Q: In terms of your day-to-day, do you see tracking and analyzing this HR data as your primary role?
No—conducting the survey and measuring the results is only part of the work. Since my time isn’t focused on tasks and paperwork anymore, I can have a very close relationship with everybody that comes into Street Contxt. I participate in every interview, set expectations with every new hire, and build relationships through regular one-on-one conversations with every Contxtonian.
It’s through those relationships that the data becomes valuable. No piece of data on it’s own is worth that much. Any number on its own fails if it doesn’t tell a story.
No piece of data on it’s own is worth that much. Any number on its own fails if it doesn’t tell a story.
Q: How would you define your HR philosophy?
I believe that employer contributions to an individual creates a strong link between the employee and the business’ success. One of my main beliefs is that the best thing I can do for anyone in the company is to help them identify the actions they can take to solve their own problems. I’ll actively say: ‘I’ve got your back, I’ll give you all the tools, I’ll coach you along the way…but you’re going to do the work, not me.’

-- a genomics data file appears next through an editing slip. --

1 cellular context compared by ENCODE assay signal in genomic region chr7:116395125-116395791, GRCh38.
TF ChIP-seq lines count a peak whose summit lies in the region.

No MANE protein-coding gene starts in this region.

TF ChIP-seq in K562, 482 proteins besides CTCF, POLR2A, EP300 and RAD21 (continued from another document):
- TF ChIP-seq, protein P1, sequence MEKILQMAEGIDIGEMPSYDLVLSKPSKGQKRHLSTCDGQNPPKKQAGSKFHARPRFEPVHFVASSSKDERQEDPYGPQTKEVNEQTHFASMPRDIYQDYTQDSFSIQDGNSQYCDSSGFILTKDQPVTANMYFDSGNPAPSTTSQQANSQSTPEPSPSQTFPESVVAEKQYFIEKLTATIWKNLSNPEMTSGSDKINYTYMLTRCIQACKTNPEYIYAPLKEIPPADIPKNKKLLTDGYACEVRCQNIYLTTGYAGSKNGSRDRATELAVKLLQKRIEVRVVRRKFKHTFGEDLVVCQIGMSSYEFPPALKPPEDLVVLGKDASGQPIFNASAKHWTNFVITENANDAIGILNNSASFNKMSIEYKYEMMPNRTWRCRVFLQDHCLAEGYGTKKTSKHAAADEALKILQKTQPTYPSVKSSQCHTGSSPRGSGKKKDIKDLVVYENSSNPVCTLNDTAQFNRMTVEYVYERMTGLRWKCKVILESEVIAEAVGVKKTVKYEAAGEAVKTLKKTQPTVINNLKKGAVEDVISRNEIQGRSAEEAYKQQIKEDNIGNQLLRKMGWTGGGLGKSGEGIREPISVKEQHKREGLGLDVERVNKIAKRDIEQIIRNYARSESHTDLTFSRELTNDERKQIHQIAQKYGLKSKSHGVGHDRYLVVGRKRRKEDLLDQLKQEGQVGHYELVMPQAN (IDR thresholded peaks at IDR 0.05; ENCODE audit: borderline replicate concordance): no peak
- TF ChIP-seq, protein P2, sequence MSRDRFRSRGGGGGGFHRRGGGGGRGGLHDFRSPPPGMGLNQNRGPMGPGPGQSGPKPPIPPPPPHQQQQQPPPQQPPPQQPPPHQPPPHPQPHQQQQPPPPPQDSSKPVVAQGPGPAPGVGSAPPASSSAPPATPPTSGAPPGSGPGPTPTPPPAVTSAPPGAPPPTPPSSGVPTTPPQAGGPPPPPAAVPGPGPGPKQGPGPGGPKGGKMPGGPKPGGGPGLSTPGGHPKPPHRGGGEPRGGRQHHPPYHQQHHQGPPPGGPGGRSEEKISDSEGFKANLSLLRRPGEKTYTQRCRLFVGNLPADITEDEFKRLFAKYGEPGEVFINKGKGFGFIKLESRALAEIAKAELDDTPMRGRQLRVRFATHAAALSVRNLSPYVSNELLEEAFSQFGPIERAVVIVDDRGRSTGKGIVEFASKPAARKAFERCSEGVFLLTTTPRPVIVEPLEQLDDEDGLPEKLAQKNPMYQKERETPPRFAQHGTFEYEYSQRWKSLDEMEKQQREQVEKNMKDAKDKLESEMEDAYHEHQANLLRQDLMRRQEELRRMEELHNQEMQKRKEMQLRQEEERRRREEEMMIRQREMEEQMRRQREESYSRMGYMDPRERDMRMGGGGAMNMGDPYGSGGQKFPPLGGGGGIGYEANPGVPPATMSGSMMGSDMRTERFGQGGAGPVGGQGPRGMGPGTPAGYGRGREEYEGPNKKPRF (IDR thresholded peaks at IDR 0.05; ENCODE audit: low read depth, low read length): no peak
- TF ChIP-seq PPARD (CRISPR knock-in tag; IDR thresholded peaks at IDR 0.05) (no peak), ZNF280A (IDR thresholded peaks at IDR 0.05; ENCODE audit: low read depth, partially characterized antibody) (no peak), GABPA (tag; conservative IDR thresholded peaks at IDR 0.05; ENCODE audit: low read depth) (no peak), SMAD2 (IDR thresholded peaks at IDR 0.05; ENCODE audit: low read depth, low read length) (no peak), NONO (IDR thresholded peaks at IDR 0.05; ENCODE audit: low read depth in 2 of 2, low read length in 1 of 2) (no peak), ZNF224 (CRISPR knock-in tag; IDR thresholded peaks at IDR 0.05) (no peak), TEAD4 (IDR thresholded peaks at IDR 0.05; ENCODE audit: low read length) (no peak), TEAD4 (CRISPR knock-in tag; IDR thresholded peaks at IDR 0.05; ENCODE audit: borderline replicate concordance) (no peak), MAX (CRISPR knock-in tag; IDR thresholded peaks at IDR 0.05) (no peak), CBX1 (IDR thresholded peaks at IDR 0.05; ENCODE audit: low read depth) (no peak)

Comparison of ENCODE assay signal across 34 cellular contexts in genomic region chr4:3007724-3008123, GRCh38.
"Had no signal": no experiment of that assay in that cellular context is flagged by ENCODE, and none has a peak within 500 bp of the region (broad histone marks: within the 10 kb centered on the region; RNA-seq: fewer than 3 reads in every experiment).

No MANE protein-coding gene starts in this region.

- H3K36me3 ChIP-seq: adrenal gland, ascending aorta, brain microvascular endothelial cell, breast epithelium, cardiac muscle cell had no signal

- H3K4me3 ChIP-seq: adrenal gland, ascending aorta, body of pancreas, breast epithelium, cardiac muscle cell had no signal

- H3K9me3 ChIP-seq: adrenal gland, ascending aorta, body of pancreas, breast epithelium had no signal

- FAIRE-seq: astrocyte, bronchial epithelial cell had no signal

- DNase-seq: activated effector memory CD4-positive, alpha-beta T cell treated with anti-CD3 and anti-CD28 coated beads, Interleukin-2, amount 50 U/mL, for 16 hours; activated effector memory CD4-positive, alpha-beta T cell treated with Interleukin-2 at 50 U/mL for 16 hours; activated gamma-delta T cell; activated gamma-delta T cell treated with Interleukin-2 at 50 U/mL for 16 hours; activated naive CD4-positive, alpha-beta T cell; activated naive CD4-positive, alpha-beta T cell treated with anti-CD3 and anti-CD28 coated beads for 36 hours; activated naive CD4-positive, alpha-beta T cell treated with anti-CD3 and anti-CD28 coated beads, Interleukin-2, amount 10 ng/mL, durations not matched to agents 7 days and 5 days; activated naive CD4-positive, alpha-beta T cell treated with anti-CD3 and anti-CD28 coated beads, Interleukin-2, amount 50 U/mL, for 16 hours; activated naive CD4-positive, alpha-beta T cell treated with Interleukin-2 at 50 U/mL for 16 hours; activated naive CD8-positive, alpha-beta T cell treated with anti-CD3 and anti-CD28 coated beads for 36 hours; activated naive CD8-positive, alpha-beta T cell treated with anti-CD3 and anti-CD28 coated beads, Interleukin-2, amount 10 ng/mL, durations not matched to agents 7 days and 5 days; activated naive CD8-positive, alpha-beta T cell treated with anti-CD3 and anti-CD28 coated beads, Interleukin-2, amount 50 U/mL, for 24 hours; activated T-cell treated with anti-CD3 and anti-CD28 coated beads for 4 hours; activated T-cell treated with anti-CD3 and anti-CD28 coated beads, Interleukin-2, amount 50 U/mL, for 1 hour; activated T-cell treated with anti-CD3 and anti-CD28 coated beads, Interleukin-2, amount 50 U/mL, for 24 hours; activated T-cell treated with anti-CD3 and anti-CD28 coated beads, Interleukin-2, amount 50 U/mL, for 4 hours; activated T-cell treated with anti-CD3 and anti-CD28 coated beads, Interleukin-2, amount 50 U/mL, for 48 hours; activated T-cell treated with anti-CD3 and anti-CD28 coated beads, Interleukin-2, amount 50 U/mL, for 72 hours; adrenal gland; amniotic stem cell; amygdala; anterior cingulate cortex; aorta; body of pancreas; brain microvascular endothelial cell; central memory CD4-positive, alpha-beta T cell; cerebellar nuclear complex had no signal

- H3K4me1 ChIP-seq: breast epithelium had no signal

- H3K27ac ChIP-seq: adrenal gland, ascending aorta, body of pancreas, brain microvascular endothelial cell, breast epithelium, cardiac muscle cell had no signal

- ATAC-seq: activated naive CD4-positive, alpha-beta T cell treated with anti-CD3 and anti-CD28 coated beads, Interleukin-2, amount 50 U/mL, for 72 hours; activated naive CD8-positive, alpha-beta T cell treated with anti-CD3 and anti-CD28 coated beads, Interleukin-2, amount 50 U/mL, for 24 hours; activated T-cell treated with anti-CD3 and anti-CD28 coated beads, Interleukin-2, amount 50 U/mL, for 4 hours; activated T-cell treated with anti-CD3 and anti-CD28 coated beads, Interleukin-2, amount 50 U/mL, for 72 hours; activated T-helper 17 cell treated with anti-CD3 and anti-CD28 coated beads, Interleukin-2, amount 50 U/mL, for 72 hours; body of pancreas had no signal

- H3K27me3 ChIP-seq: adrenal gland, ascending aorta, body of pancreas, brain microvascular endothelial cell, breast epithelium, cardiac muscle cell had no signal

“I’ll actively say: ‘I’ve got your back, I’ll give you all the tools, I’ll coach you…but you’re going to do the work, not me.’”
People don’t usually come to me with complaints and problems. Instead, they’ll say ‘I think I’m off track and am looking for some coaching and guidance.’ That request makes my heart glow and I believe it’s exactly the type of resource employees should be able to call upon.
Q: Finally, can you share any upcoming HR strategies or goals?
In 2017, my goal was to introduce two big company-wide initiatives: